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Should I be 'ashamed' to be a GP? An open letter to Steve Field

The government's chief inspector of GPs told the Daily Mail this week that GPs have 'failed as a profession'. But who is helped by his morale-crushing and unjustified comments?

David Wrigley
16 December 2015
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Image: Flickr/ El Payo

Dear Professor Field

GPs arriving at work on a typically crushingly busy Monday may have noticed your comments printed in that day’s Daily Mail – headlined “GPs have failed as a profession”, and where you said that you were “ashamed to be a GP”. 

My jaw dropped when I read this. I just couldn’t believe someone who had once led the profession as Chair of the Royal College of General Practitioners, and is now the chief inspector of GPs at the Care Quality Commission, could say this. 

I am not sure if you work as a GP on a Monday but if you did you would see what pressure GPs and their staff work under due to the failings of those working from comfortable offices in London – politicians and senior managers like yourself. 

My fellow GPs will have read these comments and felt their already low morale sink to even more subterranean depths. As they battled with their 12-14 hour day seeing sixty to seventy patients or more they will have wondered why you were beating them with a stick again. 

General practice – the backbone of the NHS - is on the verge of collapse. Our workload is unsustainable and unsafe. We have seen politicians cut the funding to our once world renowned profession year on year. Once we had around 13% of the NHS pie, but it’s now dropped to around 7%. Meanwhile hospital beds are cut, and social care is cut to the bone, making it even harder for us to treat our patients effectively. Who knows where the money is going – but it’s not to the places it’s needed. 

GPs have had enough – and are leaving in their droves to retire early or work abroad. Young doctors are running a mile from GP training schemes. We’re seeing GP surgeries closing down across the UK – who would have thought we’d see the day – as GPs unable to recruit new partners are forced to lock up and close their surgeries for good. 

GPs are forced to choose between giving up and cracking up. The British Medical Association has already raised concerns about the level of depression and even suicide amongst doctors. The problem is an international one but it’s worsened in England by political cuts to services which impact on the care we provide.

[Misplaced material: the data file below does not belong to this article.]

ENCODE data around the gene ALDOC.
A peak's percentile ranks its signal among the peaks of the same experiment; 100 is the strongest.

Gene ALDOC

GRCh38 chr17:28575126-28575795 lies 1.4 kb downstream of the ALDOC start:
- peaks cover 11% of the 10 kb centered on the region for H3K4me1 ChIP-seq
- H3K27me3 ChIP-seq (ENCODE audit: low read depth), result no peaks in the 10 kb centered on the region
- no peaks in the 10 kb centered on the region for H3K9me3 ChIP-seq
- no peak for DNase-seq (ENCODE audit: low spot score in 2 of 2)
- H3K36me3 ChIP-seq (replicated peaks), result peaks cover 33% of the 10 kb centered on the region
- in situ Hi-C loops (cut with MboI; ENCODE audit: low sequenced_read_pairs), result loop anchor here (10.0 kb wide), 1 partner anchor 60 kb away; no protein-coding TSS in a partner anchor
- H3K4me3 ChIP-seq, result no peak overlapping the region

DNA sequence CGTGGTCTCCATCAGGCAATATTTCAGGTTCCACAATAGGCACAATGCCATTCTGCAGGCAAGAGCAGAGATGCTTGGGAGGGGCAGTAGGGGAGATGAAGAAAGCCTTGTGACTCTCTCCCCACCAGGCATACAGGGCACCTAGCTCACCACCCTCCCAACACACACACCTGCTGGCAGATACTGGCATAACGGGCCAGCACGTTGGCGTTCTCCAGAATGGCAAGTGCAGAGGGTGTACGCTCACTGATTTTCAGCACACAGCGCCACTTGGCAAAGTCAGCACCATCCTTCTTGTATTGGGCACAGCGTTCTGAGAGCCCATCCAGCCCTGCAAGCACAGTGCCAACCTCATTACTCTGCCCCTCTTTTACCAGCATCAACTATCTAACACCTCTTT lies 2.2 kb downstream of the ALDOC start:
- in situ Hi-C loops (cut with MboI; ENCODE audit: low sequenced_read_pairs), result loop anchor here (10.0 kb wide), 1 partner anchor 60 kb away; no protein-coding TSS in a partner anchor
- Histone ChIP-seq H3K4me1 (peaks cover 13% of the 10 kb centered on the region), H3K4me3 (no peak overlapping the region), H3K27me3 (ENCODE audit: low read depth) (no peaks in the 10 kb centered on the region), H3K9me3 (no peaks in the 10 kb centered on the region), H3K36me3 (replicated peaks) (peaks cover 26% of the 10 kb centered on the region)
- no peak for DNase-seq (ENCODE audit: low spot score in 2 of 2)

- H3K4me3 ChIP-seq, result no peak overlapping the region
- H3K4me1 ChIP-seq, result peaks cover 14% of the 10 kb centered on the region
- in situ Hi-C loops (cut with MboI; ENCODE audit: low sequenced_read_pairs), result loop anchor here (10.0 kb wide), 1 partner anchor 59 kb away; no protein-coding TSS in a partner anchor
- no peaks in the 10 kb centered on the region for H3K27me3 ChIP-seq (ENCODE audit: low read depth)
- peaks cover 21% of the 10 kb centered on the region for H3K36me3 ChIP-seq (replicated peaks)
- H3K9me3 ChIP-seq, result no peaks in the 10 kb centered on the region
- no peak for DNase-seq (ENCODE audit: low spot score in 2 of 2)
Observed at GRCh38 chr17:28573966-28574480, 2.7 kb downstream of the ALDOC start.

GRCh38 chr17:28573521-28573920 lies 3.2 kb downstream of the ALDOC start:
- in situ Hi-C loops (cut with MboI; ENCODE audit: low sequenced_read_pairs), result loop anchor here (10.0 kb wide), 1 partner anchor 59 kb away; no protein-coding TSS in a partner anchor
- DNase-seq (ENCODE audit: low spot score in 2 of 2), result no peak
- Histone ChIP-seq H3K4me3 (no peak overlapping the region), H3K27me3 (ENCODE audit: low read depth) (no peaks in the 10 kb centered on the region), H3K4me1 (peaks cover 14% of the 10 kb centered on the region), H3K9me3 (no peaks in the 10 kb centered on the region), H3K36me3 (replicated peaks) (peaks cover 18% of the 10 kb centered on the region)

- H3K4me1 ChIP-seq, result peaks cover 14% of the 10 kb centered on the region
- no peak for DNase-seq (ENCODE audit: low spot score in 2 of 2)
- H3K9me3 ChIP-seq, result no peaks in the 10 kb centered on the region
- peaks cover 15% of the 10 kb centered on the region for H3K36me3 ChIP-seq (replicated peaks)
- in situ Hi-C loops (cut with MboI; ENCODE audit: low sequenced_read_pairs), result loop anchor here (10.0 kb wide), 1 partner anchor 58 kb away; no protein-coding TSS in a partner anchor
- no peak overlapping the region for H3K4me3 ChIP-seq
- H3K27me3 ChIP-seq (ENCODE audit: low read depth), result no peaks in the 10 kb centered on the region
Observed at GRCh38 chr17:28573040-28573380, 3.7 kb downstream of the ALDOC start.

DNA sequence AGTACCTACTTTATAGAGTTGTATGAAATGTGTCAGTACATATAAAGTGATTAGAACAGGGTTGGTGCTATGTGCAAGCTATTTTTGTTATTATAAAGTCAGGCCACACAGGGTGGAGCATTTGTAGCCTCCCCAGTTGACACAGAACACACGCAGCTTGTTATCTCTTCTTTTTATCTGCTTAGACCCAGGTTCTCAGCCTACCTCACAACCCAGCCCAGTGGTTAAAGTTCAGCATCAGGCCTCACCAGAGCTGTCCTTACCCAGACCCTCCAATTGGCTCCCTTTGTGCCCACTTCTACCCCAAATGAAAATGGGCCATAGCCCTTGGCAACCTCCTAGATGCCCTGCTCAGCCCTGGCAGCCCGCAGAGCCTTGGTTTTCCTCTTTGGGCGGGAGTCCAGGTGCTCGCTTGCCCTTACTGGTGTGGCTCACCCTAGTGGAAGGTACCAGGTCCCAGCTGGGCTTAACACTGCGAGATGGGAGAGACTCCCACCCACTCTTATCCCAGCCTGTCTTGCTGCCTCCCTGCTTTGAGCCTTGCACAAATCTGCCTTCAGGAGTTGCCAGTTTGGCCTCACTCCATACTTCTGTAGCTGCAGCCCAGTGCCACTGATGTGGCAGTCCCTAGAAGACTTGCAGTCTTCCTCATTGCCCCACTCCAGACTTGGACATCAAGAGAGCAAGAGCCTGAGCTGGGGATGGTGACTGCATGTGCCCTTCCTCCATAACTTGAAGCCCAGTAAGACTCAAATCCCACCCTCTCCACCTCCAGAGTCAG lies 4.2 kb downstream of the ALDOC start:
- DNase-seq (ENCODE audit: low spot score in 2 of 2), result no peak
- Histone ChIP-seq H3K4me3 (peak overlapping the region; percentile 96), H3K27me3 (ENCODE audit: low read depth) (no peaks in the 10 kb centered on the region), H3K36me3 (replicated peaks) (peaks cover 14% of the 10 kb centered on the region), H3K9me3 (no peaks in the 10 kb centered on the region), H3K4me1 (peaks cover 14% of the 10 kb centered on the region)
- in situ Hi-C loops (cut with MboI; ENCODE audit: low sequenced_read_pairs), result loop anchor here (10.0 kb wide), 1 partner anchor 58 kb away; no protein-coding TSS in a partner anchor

The ever increasing burden of over-regulation and bureaucracy is also bringing General Practice to its knees. We’re not helped by micro management of our day to day work by the likes of the organisation you work for –the Care Quality Commission– who last year had to apologise for mistakenly labelling a clutch of practices as unsafe. We are one of the most regulated and monitored professions in the world. We spend weeks on end filling out forms and paperwork of dubious value when we could be seeing patients and dealing with ill people.

Of course UK general practice is not perfect. There are parts of it that need to dramatically improve their standards. All GPs wish to support and encourage colleagues to provide high quality care. But even you admit that 85% of practices were rated ‘good’ or ‘outstanding’ – and that of the remainder, most had already made substantial improvements. So do you have any idea of the damage you do when you label us all as failures?

Those sections of the media, political classes and think tanks who wish to see a privatised general practice service will lap up your comments because you are the Chief Inspector of General Practice - the man who should be listened to.

GPs who work such long hours they can hardly drive home safely will just wonder whether it is all worth it.

We’ve met a few times, and discussed general practice and GP training. You may remember that I (like many others) was openly critical when you accepted the role offered to you by former Conservative Health Secretary Andrew Lansley to chair his NHS Future Forum. This forum played a crucial role in lending legitimacy to the disastrously expensive and distracting Health and Social Care Bill and helping it become law. This was at a time when every part of the NHS – most notably, my own Royal College – were warning of the devastating impact it was going to have on patient care.

I remember, too, that you’ve reviewed the NHS constitution for government – twice, in fact – but you and your fellow government advisors rejected the key Francis recommendation to ‘put patients first’.

As a GP yourself I hope you will now do what all GPs should do – reflect on their actions and think whether you have done the right thing. The Daily Mail interview was not, I feel, your finest hour. I hope you will apologise to the tens of thousands of GPs and surgery staff who deal with a million patients a day under the most testing of circumstances. They don’t deserve being criticised yet again with your comments which too often are ill thought through and hugely damaging.

The Chair of the Royal College of GPs Dr Maureen Baker says she finds your comments “baffling and offensive”. I agree - like her, I am “in awe” of how well most of my colleagues “deal with patients in the current climate”.

Please don’t make any more comments to demoralise and depress my colleagues. We really don’t need it. We want to do our very best for our patients but you are making that really hard for us to do. Please direct your critical comments to those who deserve them and who are responsible for the mess the NHS is in - the politicians. They are the ones who have truly failed our profession, and patients.

Yours sincerely

Dr David Wrigley

GP, Carnforth, Lancashire

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